Monday, October 21, 2013
There are two pivotal memories from when I contracted paralytic polio that fueled what Tara Brach would call my trance of unworthiness. One was when my mother was unable to care for me after I contracted paralytic polio and the other was trying to keep up with my brother and friends when I was in a full leg brace.
These emotional wounds are now healing as I move out of the physical posture from paralytic polio and trauma. Those unhealed wounds took me on many interesting roads during my 7 year healing odyssey as I tried to "fit in" and prove myself as a worthy person.
I had it backwards though. This morning I had this epiphany of what an amazing person I am and how I did not "deserve" what happened to me. My father would often say to me, "You are going to get what you deserve," followed by beatings. And those innocent people at the finish line of the Boston Marathon did not deserve what happened to them.
And yet....life happens ... and horrible things happen.
My friend Krista, a survivor of sexual assault writes a beautiful blog about her healing journey, "The Bady Partnership." She had several posts about October as Domestic Violence Awareness Month. When I saw her first post with the alarming statistics about the high incidence of Domestic Violence, I wanted to just hit the delete button. It's hard to acknowledge that I am a survivor of Domestic Violence - 9 years of domestic violence that left many wounds that continue to need healing.
But after all - this IS a message of healing, hope and possibility....
Last week during our Spaulding Aquatics Therapy class, we were talking about the lovely community in the class. Diana Fischer, DPT who teaches the class said she thoroughly enjoys teaching us because we are all so dedicated and committed to finding our strength. Everyone in the class has a story as we often say and as newcomers join us, we exchange our stories. Yet ultimately the stories don't matter. No one is judged. There is no competition. There is celebration when something clicks and new movements happen. Everyone works at their own level. We support each other as though we are family.
I am a member of the running community again. There is no more endurance running or trash talking PR's. There is a feeling of, "I am out here and I am moving and I belong among this very special community."
One of my new friends, Melissa Gleaton who I met yesterday during our Feaster Five training run posted this quote on her Facebook page today:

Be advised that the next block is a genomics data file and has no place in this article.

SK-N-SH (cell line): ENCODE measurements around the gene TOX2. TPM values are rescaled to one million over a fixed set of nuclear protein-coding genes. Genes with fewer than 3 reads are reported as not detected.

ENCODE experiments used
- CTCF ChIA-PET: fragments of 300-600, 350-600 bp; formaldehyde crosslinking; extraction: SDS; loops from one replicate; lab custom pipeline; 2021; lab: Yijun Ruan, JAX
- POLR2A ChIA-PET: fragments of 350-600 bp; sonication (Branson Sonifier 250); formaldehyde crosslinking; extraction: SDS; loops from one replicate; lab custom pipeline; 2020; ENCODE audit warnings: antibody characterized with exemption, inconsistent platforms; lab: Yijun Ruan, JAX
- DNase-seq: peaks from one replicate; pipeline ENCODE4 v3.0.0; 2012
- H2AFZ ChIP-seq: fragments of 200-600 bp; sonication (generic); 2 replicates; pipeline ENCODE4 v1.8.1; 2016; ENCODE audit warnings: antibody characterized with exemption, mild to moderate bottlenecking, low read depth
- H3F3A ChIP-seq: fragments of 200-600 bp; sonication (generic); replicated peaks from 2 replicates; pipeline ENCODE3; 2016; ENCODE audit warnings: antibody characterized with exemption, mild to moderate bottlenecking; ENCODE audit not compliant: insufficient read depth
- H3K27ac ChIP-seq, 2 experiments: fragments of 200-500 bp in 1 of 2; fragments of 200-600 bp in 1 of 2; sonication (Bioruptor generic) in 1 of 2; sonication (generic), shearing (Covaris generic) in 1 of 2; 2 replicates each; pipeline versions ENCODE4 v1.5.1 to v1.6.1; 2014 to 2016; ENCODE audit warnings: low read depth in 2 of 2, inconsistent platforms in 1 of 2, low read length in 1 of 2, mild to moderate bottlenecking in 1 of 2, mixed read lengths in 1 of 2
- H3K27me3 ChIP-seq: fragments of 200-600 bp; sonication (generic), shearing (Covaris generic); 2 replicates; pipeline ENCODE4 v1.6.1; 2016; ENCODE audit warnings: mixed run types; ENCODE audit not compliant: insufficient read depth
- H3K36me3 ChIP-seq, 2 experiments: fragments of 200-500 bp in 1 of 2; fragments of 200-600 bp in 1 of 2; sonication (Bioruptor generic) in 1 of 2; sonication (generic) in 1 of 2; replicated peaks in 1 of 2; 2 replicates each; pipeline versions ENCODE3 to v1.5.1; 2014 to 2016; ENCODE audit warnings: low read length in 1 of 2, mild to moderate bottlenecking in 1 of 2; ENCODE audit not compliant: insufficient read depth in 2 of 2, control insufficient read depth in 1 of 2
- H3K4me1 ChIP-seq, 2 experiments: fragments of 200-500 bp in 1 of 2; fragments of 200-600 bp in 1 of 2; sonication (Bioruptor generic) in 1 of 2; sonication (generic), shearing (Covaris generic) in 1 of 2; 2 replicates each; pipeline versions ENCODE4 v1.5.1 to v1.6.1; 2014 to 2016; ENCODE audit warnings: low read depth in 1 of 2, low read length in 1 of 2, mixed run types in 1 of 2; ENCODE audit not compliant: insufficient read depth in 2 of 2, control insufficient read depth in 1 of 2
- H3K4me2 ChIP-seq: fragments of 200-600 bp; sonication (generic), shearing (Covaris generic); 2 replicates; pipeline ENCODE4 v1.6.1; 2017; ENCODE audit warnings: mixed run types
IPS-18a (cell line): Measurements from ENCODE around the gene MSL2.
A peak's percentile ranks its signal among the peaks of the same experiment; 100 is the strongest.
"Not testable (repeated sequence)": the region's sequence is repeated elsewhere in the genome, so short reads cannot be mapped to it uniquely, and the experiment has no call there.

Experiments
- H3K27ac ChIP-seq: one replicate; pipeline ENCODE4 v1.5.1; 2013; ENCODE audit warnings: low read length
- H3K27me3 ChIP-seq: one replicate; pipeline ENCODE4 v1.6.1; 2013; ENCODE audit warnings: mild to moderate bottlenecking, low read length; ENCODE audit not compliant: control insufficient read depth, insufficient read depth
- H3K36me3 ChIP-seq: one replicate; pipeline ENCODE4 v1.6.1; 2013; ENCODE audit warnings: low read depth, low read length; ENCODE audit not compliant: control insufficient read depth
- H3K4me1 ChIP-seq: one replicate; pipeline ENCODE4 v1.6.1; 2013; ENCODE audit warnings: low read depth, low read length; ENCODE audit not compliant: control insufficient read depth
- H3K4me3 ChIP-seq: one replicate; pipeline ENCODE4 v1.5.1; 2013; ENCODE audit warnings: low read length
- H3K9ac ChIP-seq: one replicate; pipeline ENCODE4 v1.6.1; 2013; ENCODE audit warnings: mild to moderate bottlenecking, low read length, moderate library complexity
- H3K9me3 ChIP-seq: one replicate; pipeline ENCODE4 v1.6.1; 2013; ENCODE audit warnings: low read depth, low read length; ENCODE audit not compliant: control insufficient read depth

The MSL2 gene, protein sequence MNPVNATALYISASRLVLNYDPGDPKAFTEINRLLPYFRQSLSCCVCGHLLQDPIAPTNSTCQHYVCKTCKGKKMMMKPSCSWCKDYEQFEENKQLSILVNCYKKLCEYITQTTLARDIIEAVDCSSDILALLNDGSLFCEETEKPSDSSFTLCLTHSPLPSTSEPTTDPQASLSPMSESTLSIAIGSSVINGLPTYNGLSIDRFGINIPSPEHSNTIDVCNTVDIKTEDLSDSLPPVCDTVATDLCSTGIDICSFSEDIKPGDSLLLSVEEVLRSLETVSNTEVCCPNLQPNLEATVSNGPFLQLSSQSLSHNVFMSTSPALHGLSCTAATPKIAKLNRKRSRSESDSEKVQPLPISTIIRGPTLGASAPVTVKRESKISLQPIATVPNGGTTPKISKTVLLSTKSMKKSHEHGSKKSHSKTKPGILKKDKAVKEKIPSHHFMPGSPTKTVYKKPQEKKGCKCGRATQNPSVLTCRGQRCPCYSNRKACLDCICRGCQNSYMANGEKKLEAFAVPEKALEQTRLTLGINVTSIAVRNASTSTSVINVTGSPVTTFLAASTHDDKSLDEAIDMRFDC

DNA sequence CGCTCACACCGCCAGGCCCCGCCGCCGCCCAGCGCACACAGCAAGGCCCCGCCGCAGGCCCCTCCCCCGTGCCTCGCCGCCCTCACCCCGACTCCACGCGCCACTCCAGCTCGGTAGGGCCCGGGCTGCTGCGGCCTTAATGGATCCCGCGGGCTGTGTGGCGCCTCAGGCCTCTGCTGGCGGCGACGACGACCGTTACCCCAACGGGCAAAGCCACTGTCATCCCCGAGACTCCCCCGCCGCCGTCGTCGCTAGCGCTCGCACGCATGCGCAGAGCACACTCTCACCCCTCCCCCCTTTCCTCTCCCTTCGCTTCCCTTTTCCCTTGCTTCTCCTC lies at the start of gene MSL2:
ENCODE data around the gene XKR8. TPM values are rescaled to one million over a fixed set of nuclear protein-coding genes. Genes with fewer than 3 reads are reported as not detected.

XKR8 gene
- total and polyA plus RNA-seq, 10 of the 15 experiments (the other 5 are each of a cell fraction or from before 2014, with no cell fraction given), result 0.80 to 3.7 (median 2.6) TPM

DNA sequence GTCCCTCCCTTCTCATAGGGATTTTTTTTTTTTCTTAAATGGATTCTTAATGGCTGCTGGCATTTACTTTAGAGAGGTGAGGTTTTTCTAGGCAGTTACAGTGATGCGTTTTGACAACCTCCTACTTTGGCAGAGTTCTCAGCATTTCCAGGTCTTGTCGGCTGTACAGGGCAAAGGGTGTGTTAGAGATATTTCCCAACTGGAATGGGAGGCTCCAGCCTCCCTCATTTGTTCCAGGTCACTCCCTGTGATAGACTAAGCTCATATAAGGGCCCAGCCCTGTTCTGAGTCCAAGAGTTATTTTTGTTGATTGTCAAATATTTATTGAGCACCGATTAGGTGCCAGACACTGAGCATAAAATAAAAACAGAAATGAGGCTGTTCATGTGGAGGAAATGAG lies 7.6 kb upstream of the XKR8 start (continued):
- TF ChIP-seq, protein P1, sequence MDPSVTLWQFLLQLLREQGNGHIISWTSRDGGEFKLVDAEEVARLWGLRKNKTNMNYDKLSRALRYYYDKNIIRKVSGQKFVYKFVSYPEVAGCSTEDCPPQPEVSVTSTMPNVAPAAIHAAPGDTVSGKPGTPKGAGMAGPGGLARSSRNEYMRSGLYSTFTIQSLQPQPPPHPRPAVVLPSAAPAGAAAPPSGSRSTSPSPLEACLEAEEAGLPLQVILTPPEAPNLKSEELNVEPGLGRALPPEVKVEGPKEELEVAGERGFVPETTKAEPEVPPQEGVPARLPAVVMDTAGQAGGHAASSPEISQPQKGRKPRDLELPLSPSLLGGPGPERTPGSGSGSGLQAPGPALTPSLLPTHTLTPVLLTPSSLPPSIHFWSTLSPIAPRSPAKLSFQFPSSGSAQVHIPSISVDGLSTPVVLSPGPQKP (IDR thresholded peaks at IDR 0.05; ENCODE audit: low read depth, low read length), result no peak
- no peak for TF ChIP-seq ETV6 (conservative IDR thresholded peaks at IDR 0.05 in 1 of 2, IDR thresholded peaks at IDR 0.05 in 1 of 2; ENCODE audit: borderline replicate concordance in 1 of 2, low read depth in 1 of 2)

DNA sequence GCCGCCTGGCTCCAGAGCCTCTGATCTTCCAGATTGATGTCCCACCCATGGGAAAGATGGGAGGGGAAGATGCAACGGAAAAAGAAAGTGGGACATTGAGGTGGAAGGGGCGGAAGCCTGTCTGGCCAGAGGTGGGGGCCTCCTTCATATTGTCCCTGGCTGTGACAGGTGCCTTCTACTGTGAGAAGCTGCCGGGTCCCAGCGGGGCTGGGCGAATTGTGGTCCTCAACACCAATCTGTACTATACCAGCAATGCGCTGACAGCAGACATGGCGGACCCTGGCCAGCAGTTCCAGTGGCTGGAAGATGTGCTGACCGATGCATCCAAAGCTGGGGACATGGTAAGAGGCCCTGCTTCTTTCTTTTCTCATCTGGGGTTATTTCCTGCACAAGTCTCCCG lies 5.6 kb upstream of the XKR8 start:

"It's wrong to believe that you need a certain physical body type to run. All body types can run. The people who succeed are not the ones who have the longest legs or the leanest torsos. The champions are the one who understand how to harness the power of the brain. Determination. Discipline. Organization. Time management. Friendship-making. These skills are what it takes to succeed in running. You have to want it, you have to plan for it, you have to fit it into a busy day, you have to be mentally tough, you have to use others to help you. The hard part isn't getting your body in shape. The hard part is getting your mind in shape." - Amby Burfoot
I feel so fortunate and blessed that I am getting my body and mind and heart and Spirit in shape as I turn the corner towards my 60th birthday. I finally feel as though I am fitting in my own skin and am fitting into the world. What a fantastic voyage and journey this has been!
From A Celebration of Life -- my books of poetry are available on Amazon
This is the first poem I wrote after being diagnosed with post polio syndrome in the cold, dark winter of 2007 as I emerged from the dark night of my soul. The unconscious was preparing the way for me to run the Boston Marathon
Running the Race - Feb, 2007
Early summer 1959 my kindergarten year
everyone around me filled with nervous fear
Despite the Salk vaccine hope polio would disappear
the polio virus crept right up and knocked me in the rear.
Dancing all around the gym feeling free just like a bird
I dropped to the ground just like a stone and no one said a word.
The pain it was so searing-the diagnosis even worse
"It's polio" the doctor said...he was abrupt and terse.
Called one of the 'lucky ones' I had a 'mild case'
but with the other athletes I could never keep their pace.
Miss Holly physical therapist, curly hair and a warm, broad smile
it tempered the pain of being apart - to walk I'd take awhile.
I always wore those 'special' shoes the kids they poked and teased
with no support and much abuse with childhood I wasn't pleased.
But put nose to the grindstone and learned all that I could
I couldn't kick a ball but my grades were always good.
Years went by and no more thought to polio did I give
I accepted the limp and everything else and decided my life I would live.
But symptoms of weakness and muscle pain did grow
I kept a stoic face hoping no one else would know.
Life no longer was my own I struggled through each day
suffered in silence, isolated from friends-trying to keep depression at bay.
And with the grace of glorious God my world it opened wide
I discovered there was a Post Polio team and they were on my side.
Using wheelchair to travel, set limits on what I could do,
resulted in joy to realize I could live life anew.
Celebrated my body- creaks, groans and need for a brace
while in my mind I focused on winning a 10K race.
Sought out paths for healing and my spirit flew free
for the first time in life, I could truly be me.
The chains are gone and possibilities abound
I'm a tree with my roots planted firmly in ground.
I'm now off the sidelines, no need to sit and whine
so much gratitude fills my heart and love and beauty shine.
After all these years I can join the loving human race
I exceed all expectations and now I set the pace.